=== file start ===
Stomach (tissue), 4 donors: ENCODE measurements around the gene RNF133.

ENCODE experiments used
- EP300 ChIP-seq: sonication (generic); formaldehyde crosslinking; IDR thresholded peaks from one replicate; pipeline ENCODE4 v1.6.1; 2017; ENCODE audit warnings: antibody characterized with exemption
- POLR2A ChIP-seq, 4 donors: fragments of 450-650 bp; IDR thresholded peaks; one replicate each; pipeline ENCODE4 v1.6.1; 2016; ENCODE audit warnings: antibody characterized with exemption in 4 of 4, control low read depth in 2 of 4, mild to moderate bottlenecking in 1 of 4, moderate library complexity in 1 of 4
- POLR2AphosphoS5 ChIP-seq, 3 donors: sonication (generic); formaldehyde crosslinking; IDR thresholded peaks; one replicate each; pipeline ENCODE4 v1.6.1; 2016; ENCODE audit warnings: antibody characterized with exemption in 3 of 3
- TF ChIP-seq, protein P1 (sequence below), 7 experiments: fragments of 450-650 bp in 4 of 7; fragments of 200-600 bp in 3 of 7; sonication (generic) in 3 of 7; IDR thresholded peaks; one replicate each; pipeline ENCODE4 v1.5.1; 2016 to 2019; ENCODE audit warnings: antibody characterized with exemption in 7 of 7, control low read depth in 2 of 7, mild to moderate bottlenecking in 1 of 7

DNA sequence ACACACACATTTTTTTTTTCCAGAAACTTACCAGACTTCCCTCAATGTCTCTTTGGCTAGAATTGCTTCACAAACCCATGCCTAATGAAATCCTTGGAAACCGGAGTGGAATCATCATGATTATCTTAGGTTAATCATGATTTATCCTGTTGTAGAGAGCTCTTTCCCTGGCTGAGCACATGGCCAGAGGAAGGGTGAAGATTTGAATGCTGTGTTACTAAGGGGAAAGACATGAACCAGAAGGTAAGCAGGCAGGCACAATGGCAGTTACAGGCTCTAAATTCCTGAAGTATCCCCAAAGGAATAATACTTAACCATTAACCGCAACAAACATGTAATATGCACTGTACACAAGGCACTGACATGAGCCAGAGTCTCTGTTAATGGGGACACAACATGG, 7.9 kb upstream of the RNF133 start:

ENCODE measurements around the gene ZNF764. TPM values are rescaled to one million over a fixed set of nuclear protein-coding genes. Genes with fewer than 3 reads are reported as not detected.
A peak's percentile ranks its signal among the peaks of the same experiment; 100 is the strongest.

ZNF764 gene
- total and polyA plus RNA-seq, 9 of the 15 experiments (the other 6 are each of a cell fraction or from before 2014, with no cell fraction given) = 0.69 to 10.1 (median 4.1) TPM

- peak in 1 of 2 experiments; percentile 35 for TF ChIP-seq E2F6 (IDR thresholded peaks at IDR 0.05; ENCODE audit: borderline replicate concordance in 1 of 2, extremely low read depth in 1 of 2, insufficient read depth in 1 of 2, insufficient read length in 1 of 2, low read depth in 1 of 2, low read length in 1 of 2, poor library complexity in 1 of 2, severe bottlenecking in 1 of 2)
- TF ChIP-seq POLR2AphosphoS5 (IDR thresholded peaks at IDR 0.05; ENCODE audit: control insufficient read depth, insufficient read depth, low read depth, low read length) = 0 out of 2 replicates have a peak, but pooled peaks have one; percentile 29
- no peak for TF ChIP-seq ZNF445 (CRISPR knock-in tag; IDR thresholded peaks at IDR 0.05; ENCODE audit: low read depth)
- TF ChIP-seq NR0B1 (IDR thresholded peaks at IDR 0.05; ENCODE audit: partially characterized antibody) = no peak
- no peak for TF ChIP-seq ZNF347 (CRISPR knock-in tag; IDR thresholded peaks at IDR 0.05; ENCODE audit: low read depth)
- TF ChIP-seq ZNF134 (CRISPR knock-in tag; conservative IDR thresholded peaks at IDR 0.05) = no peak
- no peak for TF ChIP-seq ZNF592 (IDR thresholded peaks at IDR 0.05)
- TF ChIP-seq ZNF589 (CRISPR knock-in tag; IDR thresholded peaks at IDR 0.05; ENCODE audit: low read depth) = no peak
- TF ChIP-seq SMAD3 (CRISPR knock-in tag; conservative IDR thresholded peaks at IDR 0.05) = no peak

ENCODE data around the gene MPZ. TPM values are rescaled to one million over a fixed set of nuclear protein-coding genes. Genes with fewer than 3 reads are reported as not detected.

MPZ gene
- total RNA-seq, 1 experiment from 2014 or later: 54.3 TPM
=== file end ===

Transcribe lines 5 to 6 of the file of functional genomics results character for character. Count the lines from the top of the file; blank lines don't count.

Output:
- POLR2AphosphoS5 ChIP-seq, 3 donors: sonication (generic); formaldehyde crosslinking; IDR thresholded peaks; one replicate each; pipeline ENCODE4 v1.6.1; 2016; ENCODE audit warnings: antibody characterized with exemption in 3 of 3
- TF ChIP-seq, protein P1 (sequence below), 7 experiments: fragments of 450-650 bp in 4 of 7; fragments of 200-600 bp in 3 of 7; sonication (generic) in 3 of 7; IDR thresholded peaks; one replicate each; pipeline ENCODE4 v1.5.1; 2016 to 2019; ENCODE audit warnings: antibody characterized with exemption in 7 of 7, control low read depth in 2 of 7, mild to moderate bottlenecking in 1 of 7